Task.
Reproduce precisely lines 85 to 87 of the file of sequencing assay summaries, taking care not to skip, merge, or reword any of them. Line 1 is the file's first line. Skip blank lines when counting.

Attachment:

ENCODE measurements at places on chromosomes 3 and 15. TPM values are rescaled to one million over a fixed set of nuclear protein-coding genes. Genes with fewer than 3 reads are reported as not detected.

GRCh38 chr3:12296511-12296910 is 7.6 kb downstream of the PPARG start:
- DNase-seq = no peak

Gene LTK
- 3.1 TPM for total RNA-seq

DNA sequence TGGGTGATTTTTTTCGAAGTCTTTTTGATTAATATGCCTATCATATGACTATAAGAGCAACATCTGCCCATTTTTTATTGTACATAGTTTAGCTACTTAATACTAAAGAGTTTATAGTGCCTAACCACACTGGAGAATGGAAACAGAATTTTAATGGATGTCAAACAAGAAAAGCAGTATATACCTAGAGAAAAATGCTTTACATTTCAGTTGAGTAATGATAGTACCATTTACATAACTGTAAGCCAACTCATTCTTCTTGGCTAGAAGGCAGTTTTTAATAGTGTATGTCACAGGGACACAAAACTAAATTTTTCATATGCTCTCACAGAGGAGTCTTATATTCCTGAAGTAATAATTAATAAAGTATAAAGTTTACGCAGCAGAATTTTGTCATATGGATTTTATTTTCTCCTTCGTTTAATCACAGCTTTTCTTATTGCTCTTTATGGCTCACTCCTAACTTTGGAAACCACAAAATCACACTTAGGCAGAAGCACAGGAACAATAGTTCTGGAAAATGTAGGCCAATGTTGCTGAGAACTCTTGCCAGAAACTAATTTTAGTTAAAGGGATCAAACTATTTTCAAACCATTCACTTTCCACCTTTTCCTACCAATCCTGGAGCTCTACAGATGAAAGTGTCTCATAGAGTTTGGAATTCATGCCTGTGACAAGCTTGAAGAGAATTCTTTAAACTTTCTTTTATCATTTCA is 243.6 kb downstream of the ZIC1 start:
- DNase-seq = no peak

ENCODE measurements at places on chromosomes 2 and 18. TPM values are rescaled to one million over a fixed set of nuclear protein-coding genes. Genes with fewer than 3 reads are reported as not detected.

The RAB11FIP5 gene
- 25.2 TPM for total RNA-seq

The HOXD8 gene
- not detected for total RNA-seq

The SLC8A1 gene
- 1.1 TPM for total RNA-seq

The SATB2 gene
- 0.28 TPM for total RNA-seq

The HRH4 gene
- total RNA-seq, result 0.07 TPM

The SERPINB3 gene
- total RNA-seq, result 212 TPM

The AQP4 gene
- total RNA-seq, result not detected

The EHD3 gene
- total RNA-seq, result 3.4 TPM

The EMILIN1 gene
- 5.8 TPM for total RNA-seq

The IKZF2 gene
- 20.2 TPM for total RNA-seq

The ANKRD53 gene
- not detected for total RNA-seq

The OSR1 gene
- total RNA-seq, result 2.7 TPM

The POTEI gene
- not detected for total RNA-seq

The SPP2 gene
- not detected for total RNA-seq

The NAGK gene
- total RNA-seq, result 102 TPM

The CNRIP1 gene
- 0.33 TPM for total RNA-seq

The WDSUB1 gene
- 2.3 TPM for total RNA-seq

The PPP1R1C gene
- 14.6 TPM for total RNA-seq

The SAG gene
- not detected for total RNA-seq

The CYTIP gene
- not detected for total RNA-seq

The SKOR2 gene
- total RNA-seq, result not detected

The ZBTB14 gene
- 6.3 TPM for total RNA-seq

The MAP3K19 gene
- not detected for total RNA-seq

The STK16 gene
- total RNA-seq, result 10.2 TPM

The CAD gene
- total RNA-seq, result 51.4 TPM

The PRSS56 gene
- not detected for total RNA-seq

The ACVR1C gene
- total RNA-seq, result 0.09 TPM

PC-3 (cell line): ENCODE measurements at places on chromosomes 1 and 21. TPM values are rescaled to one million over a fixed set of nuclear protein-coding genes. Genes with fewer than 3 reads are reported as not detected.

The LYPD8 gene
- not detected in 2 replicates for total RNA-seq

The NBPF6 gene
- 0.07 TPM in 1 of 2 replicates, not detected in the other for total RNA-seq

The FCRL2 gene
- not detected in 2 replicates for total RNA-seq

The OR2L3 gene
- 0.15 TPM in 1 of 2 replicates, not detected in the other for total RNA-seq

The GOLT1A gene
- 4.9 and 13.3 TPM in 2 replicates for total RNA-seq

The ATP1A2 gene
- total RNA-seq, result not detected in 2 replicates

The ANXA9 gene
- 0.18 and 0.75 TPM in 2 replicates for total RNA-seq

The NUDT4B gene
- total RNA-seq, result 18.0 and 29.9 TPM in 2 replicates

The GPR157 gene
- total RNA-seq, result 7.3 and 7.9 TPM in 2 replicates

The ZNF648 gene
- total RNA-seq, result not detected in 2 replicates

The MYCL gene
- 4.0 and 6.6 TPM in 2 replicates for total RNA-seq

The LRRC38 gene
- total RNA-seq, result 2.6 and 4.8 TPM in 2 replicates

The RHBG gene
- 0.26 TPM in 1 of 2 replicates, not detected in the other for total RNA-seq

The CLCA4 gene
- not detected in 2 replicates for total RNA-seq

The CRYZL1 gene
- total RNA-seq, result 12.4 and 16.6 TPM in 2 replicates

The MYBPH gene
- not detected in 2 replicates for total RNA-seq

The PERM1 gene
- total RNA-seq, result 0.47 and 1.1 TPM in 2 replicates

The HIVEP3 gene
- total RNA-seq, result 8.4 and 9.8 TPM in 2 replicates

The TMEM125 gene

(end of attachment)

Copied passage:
- 4.0 and 6.6 TPM in 2 replicates for total RNA-seq

The LRRC38 gene
- total RNA-seq, result 2.6 and 4.8 TPM in 2 replicates